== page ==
Ethereum’s Constantinople Fails To Activate On Testnet



Constantinople, which is the big Ethereum network hard fork/upgrade that was expected to go live by the end of the year might not be possible. This is according to multiple developers that work on the Ethereum network.

Ropsten network stalls at 4,299,999 blocks

Constantinople was expected to go live on Ethereum’s main test network, Ropsten at 4,300,000 blocks. However, once the block height was attained, it was clear that the plan would not be possible.

The first problem encountered was that the Ropsten network halted on the last block before the upgrade – 4,299,999, staying at that level for a while.

Afri Schoedon, release manager for the ethereum client Parity, commented that the main cause for the upgrade stall was the absence of miners on the network. They were supposed to push the upgraded blockchain forward.

Despite that, the network got unstuck, with the first Constantinople block mined afterward. Developers were happy about this but it didn’t last long as they got something new to worry about.

Following the hardfork, there were zero transactions recorded on the network. Schoedon added that there was a consensus issue on Ropsten and this led to a three-way fork between Geth, Parity, and another Ethereum client.

Developers called for more testnet miners to introduce stability to the Ropsten chain.

Schoedon later pointed out that this testnet issue was encountered due to miners and developers not being on the same page with Constantinople’s proposed changes. This has affected the release schedule of the upgrade, he added.

Self-proclaimed “blockchain minimalist” and “crypto-anarchist” were of the view that Ethereum mainnet Constantinople hardfork might not happen this year and this would negatively affect the Ethereum roadmap.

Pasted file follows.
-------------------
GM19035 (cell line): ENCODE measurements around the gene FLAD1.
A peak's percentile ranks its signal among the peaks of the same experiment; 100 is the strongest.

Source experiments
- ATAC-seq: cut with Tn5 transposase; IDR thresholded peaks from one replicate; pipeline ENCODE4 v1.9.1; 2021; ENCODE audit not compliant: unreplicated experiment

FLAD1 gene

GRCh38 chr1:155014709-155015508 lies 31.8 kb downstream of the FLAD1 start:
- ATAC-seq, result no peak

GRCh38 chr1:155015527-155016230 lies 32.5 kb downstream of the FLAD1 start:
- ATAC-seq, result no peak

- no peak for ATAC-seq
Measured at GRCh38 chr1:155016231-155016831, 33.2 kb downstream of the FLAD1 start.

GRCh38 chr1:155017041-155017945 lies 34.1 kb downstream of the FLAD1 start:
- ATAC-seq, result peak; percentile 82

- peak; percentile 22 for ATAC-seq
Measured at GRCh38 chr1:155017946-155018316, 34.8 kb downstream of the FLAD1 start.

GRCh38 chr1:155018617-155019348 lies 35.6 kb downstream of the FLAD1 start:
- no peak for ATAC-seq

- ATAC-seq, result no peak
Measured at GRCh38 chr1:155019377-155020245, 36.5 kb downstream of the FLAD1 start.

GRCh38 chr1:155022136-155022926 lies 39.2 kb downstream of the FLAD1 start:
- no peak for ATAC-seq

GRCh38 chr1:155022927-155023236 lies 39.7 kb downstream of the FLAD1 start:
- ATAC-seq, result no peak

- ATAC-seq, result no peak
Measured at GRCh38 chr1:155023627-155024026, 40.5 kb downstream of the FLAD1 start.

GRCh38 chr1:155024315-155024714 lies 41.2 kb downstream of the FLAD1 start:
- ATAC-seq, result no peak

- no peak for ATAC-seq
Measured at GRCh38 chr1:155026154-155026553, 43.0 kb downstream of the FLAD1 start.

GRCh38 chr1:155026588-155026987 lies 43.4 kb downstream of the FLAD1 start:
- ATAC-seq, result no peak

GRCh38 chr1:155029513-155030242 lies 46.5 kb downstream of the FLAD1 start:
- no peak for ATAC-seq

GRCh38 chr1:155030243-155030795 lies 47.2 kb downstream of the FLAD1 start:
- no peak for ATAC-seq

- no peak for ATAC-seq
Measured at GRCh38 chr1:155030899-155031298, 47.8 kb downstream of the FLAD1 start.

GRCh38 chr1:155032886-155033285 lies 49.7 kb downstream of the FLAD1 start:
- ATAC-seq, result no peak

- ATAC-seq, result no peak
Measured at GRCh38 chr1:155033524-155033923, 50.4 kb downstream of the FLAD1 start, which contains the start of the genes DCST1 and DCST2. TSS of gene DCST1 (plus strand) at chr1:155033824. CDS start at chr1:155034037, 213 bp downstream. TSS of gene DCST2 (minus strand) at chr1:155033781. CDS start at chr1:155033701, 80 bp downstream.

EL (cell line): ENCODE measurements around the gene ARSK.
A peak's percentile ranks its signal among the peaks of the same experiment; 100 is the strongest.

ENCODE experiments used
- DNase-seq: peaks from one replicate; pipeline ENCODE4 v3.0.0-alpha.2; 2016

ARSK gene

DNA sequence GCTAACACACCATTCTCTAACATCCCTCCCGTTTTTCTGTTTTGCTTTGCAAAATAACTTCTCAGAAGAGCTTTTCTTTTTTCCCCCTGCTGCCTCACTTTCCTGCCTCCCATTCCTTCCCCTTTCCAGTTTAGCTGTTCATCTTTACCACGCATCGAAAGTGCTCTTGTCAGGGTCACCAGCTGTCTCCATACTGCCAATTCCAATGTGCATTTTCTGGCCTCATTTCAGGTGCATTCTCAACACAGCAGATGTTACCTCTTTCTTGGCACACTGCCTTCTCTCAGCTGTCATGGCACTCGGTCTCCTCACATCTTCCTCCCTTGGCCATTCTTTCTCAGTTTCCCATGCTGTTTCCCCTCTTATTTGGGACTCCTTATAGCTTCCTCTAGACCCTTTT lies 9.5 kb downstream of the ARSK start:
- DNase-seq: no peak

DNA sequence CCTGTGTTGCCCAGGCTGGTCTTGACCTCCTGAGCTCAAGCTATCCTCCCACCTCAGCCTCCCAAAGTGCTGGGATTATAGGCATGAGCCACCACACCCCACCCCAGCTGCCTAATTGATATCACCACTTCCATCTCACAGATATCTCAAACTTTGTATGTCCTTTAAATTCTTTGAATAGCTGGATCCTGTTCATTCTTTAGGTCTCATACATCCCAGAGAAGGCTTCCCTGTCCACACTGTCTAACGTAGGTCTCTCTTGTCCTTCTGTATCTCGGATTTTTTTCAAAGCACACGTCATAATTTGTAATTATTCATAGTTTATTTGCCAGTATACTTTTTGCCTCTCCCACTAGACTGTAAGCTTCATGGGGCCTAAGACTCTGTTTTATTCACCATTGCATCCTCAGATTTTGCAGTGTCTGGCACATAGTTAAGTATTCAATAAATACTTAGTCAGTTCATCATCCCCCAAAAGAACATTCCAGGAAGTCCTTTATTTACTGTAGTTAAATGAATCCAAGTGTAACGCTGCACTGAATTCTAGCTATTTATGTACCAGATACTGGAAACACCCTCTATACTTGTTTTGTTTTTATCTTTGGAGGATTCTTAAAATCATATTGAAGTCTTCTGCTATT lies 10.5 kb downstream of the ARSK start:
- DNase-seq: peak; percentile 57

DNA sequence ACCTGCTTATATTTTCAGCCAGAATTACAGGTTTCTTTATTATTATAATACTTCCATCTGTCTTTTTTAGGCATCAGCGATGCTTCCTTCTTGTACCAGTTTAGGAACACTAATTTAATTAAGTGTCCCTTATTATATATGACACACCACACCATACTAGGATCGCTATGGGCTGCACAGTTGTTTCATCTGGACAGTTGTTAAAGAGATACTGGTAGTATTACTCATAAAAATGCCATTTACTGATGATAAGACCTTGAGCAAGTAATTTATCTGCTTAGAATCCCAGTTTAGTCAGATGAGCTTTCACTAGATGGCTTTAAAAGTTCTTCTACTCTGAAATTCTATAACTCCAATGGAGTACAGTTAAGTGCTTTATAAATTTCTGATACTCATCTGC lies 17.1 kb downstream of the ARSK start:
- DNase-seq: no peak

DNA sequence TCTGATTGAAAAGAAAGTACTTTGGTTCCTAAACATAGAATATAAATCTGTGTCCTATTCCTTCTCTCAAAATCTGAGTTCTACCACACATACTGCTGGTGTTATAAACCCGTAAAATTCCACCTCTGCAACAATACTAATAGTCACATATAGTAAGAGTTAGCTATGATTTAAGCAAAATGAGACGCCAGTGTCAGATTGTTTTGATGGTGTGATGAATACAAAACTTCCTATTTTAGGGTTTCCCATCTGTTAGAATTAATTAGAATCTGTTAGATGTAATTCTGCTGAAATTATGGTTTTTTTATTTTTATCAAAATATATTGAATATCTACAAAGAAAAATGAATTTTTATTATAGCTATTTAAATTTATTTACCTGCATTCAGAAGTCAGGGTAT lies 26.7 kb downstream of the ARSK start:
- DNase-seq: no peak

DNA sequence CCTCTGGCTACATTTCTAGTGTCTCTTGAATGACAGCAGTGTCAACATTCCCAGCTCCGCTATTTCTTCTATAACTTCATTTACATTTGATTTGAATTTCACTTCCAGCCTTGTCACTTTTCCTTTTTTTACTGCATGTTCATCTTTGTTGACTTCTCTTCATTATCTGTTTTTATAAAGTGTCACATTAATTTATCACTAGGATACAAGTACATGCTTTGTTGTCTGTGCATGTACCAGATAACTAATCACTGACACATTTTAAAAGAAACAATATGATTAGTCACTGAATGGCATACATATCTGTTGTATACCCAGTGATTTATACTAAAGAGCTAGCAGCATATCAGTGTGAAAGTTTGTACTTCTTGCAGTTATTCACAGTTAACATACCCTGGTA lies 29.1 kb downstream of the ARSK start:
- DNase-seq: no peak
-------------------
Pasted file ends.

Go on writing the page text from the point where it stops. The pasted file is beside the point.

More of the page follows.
Other developers have yet to confirm the delayed release of Constantinople. However, most of them are still hopeful that the hard fork would take place before the end of the year.

Constantinople the second part of Byzantium

Constantinople upgrade is the second part of the upgrade called Byzantium. The upgrade was put in place to become the final part of the protocol upgrade which would help the Ethereum network move from a POW consensus algorithm to POS.

éter Szilágyi, lead developer of the most popular Ethereum client, Geth mentioned that most of the changes to the network have already been implemented, stating that the EIPs are almost done.

The Byzantium hard fork is expected to allow parallel processing of multiple transactions. This would go a long way to increase the transaction speed of the network.

The fast task execution can be achieved by communicating transaction statuses with the help of successive blocks.

The upgrade has also brought the code that would lead to the implementation of four smart contracts. These smart contracts decreased the power needed to execute zk-snarks.

The Byzantium hard fork has also reduced the number of Ether given to users as a reward, from five to three.

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